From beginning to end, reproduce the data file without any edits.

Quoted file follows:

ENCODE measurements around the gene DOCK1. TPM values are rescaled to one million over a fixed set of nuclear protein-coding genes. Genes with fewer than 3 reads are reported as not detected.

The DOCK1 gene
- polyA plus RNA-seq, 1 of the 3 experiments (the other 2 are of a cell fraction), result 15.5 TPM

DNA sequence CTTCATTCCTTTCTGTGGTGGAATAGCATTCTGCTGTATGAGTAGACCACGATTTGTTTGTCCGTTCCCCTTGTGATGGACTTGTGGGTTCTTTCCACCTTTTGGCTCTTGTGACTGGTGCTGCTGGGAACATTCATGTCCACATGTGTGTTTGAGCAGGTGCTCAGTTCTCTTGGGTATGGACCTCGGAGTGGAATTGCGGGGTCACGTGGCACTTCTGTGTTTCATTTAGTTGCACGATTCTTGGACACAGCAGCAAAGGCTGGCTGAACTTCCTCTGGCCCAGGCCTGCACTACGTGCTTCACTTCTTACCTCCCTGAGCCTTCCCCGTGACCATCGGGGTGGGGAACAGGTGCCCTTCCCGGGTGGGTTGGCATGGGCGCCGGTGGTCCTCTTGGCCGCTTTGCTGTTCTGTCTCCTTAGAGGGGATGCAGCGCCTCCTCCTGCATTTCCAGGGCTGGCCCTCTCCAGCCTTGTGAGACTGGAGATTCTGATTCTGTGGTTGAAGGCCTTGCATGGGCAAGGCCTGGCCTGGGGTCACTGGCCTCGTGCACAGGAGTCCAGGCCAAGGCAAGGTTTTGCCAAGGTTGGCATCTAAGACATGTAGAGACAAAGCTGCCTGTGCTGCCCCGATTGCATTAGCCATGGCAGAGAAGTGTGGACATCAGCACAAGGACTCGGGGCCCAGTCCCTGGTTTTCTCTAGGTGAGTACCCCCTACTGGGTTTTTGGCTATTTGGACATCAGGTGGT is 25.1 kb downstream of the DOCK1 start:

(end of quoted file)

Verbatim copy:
ENCODE measurements around the gene DOCK1. TPM values are rescaled to one million over a fixed set of nuclear protein-coding genes. Genes with fewer than 3 reads are reported as not detected.

The DOCK1 gene
- polyA plus RNA-seq, 1 of the 3 experiments (the other 2 are of a cell fraction), result 15.5 TPM

DNA sequence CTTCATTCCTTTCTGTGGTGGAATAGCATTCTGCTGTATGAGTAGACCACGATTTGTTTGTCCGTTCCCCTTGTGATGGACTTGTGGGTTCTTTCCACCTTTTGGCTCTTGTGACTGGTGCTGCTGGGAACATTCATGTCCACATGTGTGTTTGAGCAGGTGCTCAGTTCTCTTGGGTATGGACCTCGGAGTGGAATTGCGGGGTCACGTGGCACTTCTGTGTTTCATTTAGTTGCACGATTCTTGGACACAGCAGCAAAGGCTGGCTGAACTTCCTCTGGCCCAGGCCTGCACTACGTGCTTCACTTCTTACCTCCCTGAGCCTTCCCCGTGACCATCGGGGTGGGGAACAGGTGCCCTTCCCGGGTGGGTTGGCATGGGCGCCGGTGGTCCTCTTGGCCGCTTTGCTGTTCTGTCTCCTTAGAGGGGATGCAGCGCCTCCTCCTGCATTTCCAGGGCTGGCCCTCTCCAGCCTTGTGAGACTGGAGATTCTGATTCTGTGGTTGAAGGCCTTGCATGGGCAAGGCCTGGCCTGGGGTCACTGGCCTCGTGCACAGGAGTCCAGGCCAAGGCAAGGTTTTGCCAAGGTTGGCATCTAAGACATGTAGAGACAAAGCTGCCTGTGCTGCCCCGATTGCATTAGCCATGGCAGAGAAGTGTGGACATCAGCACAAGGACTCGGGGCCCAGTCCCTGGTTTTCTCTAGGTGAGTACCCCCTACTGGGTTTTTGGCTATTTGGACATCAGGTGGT is 25.1 kb downstream of the DOCK1 start: